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Rusafa Central Criminal Court in Baghdad. © 2018 Maya Alleruzzo/AP Photo
The Australian government is taking an important step by helping eight Australian children of suspects of the Islamic State (also known as ISIS) return home from northeast Syria. The children were held for months without charge under horrific conditions in Syria’s al-Hol Camp. The youngest is two years old.

To ensure their release, the government sent diplomats into northeast Syria. Prime Minister Scott Morrison said that, “children should not be punished for the crimes of their parents.” He’s right, and it’s time other governments put forward similar efforts to ensure protection for these children.

But questions remain about what to do with Australian adults in northeast Syria suspected of ISIS crimes. Some countries have reportedly been negotiating the transfer of their nationals to Iraq for prosecution, but Australia should resist this option. At least 11 French nationals have been transferred to Iraq and sentenced to death.

Human Rights Watch has monitored Iraqi trials of ISIS suspects and has serious concerns about due process, allegations of torture, use of the death penalty, and access to justice. Some trials of ISIS suspects in Baghdad have lasted just five minutes, often relying on coerced confessions, with no effective legal representation.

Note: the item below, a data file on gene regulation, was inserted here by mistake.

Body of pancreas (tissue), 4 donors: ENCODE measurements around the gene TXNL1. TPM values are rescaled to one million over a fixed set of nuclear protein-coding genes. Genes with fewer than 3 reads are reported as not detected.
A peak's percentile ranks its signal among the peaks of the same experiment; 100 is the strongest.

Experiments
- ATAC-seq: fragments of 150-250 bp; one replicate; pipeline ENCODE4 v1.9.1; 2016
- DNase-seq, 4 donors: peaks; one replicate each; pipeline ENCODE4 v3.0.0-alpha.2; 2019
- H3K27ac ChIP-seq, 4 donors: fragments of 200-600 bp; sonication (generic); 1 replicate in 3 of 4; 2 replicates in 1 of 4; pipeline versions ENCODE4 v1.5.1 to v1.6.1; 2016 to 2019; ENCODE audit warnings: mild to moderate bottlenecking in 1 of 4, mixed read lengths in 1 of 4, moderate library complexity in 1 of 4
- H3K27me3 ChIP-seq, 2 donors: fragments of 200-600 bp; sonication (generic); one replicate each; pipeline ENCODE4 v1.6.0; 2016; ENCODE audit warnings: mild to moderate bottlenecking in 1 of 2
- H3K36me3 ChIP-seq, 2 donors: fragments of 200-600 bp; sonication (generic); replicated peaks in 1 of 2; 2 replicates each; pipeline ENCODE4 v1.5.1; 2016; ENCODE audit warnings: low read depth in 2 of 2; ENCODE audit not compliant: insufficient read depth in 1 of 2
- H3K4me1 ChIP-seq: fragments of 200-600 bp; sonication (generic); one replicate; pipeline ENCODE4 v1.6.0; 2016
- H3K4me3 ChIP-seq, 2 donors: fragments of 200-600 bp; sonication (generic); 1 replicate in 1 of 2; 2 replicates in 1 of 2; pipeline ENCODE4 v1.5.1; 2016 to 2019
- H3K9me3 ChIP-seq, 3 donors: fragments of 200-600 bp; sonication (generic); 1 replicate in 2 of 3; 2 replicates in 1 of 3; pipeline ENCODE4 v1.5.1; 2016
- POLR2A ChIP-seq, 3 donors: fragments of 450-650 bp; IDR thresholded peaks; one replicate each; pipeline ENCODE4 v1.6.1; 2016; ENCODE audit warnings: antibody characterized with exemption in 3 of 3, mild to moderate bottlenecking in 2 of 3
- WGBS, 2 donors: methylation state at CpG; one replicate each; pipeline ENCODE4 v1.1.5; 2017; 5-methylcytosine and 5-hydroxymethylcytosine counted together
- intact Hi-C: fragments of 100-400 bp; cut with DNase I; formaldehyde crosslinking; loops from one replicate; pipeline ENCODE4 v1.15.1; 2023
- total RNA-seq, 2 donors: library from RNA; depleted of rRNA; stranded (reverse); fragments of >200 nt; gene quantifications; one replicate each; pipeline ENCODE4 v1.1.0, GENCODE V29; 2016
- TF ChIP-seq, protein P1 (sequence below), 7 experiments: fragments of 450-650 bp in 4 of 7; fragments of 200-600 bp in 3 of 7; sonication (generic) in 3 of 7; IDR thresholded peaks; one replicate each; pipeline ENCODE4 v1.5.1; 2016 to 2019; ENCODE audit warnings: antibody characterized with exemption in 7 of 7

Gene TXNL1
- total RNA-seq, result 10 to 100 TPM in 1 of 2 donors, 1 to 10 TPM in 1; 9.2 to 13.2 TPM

In November 2018, an Iraqi court convicted an Australian citizen, Ahmed Merhi, of ISIS membership and sentenced him to death. According to media reports, he told the court his confession was coerced and he was tortured by Iraqi officials, but the judge said a medical examination found no physical torture marks on his body. Human Rights Watch has documented Iraqi interrogators using a range of torture techniques, including beating suspects on the soles of their feet (falaka) and waterboarding, that would not leave lasting marks on the body. Two French citizens also tried in Iraq for affiliation with ISIS said they were tortured or coerced to confess.

The Australian government has strongly advocated for abolition of the death penalty, a position that should be applied in all cases, including terrorism offenses. Human Rights Watch opposes the death penalty in all circumstances because of its inherent cruelty.

Australia should not outsource management of its terrorism suspects to abusive justice systems, especially when the end result could be death. The government should fully investigate and fairly prosecute these individuals at home in trials that meet international standards. And it should also solicit victims’ participation in trials, which Iraq has not done, even as witnesses.

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